There are no visitor facilities on the Refuge. The nearest restaurants and motels are found in Yuma and Quartzsite. Gas stations are located in Yuma, Quartzsite and at Interstate 10 and the Vicksburg Road (Exit 45). The Refuge Office is located in Yuma at 9300 E. 28th Street.
Digital and paper maps are critical tools for wilderness visitors. Online maps can help you plan and prepare for your visit ahead of time. You can also carry digital maps with you on your GPS unit or other handheld GPS device. Having a paper map with you in the backcountry, as well as solid orienteering skills, however, ensures that you can still route-find in the event that your electronic device fails.
Motorized equipment and equipment used for mechanical transport is generally prohibited in all wilderness areas.
This includes the use of motor vehicles, motorboats, motorized equipment, bicycles, hang gliders, wagons, carts, portage wheels, and the landing of aircraft including helicopters.
The Kofa, like all national wildlife refuges, is a wonderful place to enjoy wildlife viewing. People must remember, however, that refuges are places for wildlife first; people are visitors and their presence is permitted only to the extent they don’t adversely affect the native wildlife. Practice the ideals of Leave No Trace, particularly with respect to wildlife and their habitats. By respecting nature and practicing ethical conduct, you will be rewarded by increasing your chances of observing animals. Usually, spotting desert bighorn sheep is directly related to the amount of effort visitors are willing to exert, but on occasion you may get lucky and find sheep grazing placidly along the lower slopes of the mountains, or even in desert washes. Even if you never see a sheep, though, there are lots of other creatures to capture your attention, not to mention the magnificent desert landscape.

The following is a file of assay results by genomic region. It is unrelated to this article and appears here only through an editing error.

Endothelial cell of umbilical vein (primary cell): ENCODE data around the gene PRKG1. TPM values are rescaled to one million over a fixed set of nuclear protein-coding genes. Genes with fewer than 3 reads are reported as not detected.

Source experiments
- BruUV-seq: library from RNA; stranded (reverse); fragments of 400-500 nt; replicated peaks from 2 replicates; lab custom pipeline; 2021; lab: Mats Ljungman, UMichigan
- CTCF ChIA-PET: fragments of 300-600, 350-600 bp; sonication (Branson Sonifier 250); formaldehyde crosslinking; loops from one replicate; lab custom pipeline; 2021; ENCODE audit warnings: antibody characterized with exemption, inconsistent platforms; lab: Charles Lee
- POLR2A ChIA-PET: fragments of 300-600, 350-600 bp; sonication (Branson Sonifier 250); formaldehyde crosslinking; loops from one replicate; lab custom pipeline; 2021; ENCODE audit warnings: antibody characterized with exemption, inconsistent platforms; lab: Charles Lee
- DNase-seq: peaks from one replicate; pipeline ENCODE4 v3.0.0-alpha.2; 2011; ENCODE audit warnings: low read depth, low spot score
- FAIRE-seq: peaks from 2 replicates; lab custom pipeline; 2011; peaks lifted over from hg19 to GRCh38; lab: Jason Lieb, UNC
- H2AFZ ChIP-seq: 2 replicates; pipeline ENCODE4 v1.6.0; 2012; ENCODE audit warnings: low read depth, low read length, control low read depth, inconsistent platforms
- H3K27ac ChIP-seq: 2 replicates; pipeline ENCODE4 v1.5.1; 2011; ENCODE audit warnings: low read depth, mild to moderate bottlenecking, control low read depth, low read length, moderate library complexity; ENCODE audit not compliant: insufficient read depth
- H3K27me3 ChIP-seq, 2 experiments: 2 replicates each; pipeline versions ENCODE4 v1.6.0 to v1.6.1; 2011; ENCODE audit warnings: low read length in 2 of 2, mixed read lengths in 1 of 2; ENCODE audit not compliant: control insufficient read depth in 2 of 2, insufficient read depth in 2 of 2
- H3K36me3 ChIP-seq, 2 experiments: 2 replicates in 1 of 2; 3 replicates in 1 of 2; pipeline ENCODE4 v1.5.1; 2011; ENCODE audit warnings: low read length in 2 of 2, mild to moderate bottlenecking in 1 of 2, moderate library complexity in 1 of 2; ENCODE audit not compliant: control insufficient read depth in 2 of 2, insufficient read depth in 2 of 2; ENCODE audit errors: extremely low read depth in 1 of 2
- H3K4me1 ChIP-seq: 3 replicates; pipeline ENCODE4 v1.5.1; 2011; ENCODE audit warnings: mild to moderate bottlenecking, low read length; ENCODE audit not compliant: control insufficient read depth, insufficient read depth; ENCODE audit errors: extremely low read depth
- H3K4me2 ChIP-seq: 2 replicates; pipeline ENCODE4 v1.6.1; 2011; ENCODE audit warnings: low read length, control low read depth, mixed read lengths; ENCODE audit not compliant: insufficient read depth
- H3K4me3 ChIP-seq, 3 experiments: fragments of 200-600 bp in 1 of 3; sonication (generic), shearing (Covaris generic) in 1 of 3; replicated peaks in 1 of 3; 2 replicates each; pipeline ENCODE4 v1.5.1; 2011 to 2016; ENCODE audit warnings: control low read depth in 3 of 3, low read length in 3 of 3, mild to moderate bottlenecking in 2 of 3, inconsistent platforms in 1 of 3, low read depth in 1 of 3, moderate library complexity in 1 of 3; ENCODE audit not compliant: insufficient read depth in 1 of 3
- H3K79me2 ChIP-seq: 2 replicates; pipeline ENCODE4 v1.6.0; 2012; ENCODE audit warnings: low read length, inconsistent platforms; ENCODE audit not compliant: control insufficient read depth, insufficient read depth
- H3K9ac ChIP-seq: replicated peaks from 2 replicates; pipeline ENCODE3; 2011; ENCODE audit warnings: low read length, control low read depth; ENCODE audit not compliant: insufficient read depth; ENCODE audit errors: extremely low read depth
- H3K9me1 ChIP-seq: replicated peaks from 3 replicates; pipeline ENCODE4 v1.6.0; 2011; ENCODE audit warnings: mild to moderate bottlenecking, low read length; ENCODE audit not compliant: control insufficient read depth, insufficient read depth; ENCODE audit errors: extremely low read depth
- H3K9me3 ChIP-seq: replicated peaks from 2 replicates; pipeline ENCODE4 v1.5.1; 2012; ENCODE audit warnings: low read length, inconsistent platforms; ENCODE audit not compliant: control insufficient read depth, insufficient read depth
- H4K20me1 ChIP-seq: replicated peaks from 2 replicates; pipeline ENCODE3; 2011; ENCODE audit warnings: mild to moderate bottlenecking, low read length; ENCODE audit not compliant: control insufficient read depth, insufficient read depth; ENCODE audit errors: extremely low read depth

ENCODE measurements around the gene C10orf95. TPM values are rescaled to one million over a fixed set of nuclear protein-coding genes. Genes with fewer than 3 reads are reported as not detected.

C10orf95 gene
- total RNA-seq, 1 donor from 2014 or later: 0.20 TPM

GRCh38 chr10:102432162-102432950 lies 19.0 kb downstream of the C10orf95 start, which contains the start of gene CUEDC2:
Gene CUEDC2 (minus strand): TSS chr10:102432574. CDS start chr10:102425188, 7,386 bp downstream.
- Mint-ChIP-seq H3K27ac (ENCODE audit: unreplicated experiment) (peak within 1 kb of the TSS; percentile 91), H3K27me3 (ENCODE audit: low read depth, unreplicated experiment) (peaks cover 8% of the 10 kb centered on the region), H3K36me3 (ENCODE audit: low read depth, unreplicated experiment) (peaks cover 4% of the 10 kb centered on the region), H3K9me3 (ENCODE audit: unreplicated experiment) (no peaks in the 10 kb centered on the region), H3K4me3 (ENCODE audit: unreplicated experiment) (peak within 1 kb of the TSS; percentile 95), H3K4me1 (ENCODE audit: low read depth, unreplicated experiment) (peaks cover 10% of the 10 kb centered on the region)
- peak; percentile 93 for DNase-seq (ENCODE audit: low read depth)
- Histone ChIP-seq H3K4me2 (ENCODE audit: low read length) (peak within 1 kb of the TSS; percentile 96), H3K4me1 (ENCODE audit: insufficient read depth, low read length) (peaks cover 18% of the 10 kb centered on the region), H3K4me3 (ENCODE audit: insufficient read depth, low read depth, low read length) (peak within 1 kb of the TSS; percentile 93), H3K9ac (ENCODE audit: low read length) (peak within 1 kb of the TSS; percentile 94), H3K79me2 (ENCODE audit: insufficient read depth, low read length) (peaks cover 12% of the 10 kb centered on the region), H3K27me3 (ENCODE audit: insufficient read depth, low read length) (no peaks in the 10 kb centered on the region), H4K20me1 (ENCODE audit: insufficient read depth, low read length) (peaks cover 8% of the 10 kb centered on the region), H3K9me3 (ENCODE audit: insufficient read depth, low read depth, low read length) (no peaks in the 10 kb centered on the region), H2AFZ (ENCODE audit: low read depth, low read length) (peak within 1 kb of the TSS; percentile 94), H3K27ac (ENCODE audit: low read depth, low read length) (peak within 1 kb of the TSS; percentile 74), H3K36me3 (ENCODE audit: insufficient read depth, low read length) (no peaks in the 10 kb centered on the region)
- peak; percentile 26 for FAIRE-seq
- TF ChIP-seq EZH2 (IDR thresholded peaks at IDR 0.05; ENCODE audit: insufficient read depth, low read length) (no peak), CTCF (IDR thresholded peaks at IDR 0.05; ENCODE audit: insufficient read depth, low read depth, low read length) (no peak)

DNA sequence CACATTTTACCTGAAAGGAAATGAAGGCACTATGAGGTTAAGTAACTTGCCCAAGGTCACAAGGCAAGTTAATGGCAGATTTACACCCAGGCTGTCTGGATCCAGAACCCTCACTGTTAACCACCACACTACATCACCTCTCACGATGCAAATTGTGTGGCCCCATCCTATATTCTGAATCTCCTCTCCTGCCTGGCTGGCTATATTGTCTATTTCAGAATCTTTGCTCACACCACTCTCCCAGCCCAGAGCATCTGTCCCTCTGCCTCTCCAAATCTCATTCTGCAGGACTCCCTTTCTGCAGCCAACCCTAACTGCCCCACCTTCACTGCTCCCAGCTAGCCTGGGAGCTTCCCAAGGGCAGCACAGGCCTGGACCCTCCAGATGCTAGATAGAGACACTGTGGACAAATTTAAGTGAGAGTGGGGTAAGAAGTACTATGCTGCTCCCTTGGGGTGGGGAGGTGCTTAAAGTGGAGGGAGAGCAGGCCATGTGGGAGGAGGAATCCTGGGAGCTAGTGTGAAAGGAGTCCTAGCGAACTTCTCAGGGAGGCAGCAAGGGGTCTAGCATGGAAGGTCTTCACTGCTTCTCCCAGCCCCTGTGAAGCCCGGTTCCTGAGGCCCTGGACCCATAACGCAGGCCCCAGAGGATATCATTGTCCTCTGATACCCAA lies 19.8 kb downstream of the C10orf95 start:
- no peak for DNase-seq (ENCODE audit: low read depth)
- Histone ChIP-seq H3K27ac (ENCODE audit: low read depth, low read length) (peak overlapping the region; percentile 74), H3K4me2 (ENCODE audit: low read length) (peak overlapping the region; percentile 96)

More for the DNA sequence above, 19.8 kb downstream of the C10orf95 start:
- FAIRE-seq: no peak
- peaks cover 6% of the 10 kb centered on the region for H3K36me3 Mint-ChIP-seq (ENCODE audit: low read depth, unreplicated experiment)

Another popular activity on the Refuge is hunting. Hunting is permitted on the Refuge coinciding with designated State seasons. Contact the Refuge Manager for more information on hunting opportunities.
If you're into strenuous activity, the Refuge offers challenging opportunities for hiking and backpacking. There are no established or designated hiking trails on the Refuge with the exception of the ½-mile trail from the parking lot to the viewing point in Palm Canyon. Backpackers and hikers are welcome to find their own way to whatever destinations they choose.
Rock climbing is permitted (no permanent anchors allowed), although not encouraged due to the poor quality of the rock. If you rock climb you do so at your own risk.
Virtual geocaching is currently allowed on the Refuge; physical geocaches are not. Any physical geocaches located on the Refuge will be considered abandoned property and subsequently removed and discarded.
Keep in mind that when recreating in the high country portions of the Refuge, desert bighorn sheep will have their lambs during the winter months, which peaks from January through March. Please consider avoiding "peak bagging" during this time period.
The Refuge provides opportunities for unparalleled sightseeing on its road system. More than 300 miles of primitive roads provide access year-round. High ground clearance vehicles are necessary everywhere, and most roads are best traversed with four-wheel drives. Remember, summer temperatures are searingly hot in the southwest and often exceed 100 degrees. Please come prepared with plenty of water and food, and let someone know where you are going and when you plan to return.